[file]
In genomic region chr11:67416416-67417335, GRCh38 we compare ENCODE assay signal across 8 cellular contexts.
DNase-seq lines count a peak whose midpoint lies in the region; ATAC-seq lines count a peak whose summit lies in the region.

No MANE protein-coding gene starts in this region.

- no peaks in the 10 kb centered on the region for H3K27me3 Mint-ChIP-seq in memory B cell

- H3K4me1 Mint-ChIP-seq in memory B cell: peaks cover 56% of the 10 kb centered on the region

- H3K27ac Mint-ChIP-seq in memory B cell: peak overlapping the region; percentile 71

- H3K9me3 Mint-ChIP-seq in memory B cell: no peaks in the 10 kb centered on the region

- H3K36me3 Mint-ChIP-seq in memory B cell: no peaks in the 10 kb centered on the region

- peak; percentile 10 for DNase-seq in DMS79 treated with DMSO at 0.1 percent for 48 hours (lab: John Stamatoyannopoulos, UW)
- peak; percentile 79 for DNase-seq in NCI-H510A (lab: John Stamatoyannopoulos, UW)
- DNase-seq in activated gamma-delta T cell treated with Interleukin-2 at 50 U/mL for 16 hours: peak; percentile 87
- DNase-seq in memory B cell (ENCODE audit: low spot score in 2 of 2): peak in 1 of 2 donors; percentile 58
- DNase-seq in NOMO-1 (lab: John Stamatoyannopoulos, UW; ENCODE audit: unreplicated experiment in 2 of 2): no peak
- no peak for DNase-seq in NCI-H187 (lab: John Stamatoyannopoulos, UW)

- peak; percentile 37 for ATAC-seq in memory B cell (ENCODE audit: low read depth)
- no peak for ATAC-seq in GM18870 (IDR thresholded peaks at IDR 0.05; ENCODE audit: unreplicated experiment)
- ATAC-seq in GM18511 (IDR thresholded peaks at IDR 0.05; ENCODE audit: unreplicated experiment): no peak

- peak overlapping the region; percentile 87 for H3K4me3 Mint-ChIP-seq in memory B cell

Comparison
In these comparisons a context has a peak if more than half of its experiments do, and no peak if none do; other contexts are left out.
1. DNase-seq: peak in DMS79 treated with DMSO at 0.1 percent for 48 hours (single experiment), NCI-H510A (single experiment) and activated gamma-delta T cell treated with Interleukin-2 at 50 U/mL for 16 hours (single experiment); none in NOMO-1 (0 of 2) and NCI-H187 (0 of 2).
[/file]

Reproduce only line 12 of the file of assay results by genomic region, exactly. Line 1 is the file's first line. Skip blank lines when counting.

- DNase-seq in memory B cell (ENCODE audit: low spot score in 2 of 2): peak in 1 of 2 donors; percentile 58